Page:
17Now on the first day of Unleavened Bread the disciples came to Jesus, saying, “Where will you have us prepare for you to eat the Passover?” 18He said, “Go into the city to a certain man and say to him, ‘The Teacher says, My time is at hand. I will keep the Passover at your house with my disciples.’” 19And the disciples did as Jesus had directed them, and they prepared the Passover.
20When it was evening, he reclined at table with the twelve. 21And as they were eating, he said, “Truly, I say to you, one of you will betray me.” 22And they were very sorrowful and began to say to him one after another, “Is it I, Lord?” 23He answered, “He who has dipped his hand in the dish with me will betray me. 24The Son of Man goes as it is written of him, but woe to that man by whom the Son of Man is betrayed! It would have been better for that man if he had not been born.” 25Judas, who would betray him, answered, “Is it I, Rabbi?” He said to him, “You have said so.”
26Now as they were eating, Jesus took bread, and after blessing it broke it and gave it to the disciples, and said, “Take, eat; this is my body.” 27And he took a cup, and when he had given thanks he gave it to them, saying, “Drink of it, all of you, 28for this is my blood of the covenant, which is poured out for many for the forgiveness of sins. 29I tell you I will not drink again of this fruit of the vine until that day when I drink it new with you in my Father’s kingdom.”
30And when they had sung a hymn, they went out to the Mount of Olives. (Matthew 26:17–30)
These Words of Christ in which He instituted the sacred meal are the very Words of our Lord on the night that He was betrayed. On that night, Jesus held what is called the ‘Last Supper’ with His disciples. But that ‘Last Supper’ is not ‘Last’ for us. Our Lord says, As often as you eat this bread and drink this cup, you proclaim the Lord’s death till He comes (1 Corinthians 11:26).
The meal in which we partake of Christ’s very body and blood is a proclamation of the Lord’s death till He comes again in His glory. It is a meal of remembrance. It is also a meal in which the Lord Himself distributes what only He Himself gives. Though the eyes see one thing, the ears hear another. We see bread and wine, but the Lord says that more is going on than meets the eye. The Lord would have us believe what He says. This is how one eats and drinks the true body and blood of our Lord worthily, by faith in the very Words that the Lord speaks.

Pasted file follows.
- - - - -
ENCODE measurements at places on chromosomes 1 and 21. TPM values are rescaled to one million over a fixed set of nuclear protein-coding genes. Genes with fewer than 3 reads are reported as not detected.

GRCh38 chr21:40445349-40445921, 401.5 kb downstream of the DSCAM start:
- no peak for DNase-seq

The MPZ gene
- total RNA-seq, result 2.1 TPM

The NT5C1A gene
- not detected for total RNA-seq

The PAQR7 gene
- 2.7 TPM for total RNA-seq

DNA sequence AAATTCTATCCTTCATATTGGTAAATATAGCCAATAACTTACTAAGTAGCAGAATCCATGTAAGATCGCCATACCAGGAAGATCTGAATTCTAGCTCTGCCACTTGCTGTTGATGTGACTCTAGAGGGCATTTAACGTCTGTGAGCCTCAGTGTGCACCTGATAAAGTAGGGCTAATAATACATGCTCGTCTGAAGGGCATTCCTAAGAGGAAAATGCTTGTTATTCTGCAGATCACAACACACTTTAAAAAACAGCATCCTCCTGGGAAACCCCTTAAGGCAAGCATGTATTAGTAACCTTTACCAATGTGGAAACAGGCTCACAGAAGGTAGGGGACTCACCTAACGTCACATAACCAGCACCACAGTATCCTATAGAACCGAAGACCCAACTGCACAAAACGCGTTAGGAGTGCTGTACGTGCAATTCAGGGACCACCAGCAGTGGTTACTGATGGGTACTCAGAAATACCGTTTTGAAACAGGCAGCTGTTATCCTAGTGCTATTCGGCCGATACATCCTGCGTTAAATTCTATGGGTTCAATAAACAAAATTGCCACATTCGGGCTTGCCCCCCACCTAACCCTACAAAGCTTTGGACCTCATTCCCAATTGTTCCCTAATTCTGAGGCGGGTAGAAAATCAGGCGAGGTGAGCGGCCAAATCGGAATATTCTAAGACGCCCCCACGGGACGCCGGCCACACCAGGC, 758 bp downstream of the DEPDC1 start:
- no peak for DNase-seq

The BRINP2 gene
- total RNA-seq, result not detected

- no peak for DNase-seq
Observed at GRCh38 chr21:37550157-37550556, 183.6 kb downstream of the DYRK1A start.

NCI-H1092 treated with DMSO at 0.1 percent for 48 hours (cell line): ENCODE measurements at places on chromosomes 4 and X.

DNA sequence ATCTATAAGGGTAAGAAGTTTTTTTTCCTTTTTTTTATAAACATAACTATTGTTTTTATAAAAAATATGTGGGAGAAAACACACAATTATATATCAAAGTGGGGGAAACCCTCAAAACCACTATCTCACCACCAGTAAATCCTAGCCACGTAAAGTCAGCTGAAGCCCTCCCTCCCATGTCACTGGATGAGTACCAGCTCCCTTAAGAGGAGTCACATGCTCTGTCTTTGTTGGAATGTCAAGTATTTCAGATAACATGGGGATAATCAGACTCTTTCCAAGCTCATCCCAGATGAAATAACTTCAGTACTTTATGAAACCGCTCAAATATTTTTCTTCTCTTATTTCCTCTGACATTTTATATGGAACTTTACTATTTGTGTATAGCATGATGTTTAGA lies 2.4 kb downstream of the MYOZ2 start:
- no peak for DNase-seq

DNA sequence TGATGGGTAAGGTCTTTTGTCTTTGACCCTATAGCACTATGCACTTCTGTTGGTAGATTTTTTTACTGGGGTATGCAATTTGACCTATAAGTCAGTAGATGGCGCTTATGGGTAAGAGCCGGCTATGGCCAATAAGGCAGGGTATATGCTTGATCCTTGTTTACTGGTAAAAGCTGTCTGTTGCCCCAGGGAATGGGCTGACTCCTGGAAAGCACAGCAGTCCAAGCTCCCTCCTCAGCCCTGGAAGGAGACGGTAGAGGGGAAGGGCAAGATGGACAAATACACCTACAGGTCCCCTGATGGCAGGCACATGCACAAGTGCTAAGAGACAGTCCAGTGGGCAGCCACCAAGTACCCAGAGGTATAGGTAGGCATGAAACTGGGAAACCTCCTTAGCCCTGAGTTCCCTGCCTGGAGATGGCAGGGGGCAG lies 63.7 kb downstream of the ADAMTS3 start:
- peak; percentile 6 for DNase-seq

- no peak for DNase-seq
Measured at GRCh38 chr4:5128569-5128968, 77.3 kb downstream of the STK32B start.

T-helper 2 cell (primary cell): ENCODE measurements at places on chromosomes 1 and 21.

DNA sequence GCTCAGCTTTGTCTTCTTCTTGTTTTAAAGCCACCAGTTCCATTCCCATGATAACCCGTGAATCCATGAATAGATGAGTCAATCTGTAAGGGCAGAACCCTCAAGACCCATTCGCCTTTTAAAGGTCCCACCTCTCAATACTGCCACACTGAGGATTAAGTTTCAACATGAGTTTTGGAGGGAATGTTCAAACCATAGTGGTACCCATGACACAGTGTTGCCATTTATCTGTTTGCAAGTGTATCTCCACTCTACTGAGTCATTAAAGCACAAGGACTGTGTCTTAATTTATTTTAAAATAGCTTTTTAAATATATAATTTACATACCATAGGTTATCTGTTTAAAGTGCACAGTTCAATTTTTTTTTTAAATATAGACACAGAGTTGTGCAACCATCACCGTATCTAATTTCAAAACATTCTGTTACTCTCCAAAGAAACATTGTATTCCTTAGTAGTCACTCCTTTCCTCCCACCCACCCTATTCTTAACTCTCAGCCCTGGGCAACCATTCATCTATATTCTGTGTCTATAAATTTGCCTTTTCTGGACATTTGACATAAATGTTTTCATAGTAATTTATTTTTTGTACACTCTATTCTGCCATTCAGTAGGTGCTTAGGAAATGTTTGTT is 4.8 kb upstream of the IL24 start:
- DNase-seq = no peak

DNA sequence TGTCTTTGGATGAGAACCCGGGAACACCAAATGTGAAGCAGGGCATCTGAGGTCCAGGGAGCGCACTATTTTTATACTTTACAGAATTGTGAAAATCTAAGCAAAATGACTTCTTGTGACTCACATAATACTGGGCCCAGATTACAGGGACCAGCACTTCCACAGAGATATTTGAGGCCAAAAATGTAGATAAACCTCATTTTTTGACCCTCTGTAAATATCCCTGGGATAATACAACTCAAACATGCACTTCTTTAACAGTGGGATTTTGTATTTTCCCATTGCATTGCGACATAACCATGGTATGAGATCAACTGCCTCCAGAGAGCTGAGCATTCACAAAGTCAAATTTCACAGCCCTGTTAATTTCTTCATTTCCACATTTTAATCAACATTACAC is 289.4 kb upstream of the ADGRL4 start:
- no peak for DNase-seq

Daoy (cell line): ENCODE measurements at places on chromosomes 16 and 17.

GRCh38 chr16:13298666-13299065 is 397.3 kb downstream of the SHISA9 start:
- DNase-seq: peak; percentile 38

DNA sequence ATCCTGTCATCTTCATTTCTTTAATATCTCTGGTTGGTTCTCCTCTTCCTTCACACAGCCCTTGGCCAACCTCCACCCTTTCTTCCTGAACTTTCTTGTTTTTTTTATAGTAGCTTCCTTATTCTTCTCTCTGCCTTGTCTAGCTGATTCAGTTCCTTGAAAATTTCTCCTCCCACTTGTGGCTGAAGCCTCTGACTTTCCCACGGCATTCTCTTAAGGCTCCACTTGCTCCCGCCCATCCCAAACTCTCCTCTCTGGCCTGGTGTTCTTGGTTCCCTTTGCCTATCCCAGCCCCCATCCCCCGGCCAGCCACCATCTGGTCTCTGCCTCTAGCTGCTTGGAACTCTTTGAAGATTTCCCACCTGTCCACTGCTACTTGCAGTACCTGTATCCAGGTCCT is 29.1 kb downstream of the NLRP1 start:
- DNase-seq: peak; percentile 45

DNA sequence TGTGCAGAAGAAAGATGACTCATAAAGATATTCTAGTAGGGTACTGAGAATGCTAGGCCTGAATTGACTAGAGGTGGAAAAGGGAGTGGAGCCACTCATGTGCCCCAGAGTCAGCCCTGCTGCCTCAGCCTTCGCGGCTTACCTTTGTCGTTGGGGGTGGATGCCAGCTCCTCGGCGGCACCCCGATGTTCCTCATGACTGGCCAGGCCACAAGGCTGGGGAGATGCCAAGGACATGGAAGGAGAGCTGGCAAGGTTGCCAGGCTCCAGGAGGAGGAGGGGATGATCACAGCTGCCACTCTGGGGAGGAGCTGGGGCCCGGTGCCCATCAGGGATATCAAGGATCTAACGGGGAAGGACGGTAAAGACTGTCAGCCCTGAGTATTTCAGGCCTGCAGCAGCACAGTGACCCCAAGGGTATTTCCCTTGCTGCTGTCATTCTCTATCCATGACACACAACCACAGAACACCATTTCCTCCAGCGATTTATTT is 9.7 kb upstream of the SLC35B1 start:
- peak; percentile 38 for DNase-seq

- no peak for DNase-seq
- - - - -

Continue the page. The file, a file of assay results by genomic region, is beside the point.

Though your eyes and reason say something different, believe what God speaks in His Word, and His promises are yours, even the forgiveness of all your sins. You might not understand it, but that’s ok. The Lord would not have you to understand it. He would have you believe it, not according to your eyes, but according to His Word. This is where true confidence and lasting peace are found. This is where we hear the words, given and shed FOR YOU for the forgiveness of sins.
In the Lord’s Supper, in the meal offered for your salvation, our Lord Jesus gives His body and blood. By these, God really remits all your sins. Think not, ‘how can this be’? Believe rather that because the Lord says it, it must be so. What He offers and what He gives is your salvation.
As one before has said, “That person is truly worthy and well prepared who has faith in these words: ‘Given and shed for you for the forgiveness of sins.’ But anyone who does not believe these words or doubts them is unworthy and unprepared, for the words ‘for you’ require all hearts to believe.” (Luther’s Small Catechism, The Sacrament of the Altar, ‘Who, then, receives such Sacrament worthily?’)
We partake of the Lord’s Supper on the basis of God’s Holy Word, having faith in that and not in ourselves. True faith is not just going through the motions. It is not simply doing things because everyone else is doing them. True faith is of the heart and takes God at His Word, seeing there His Son, for us, not only in Word, but in bread and wine and body and blood. To not believe the Words of the Lord as they are is unbelief. To believe is belief. To those who do believe, God offers the promise of life and salvation.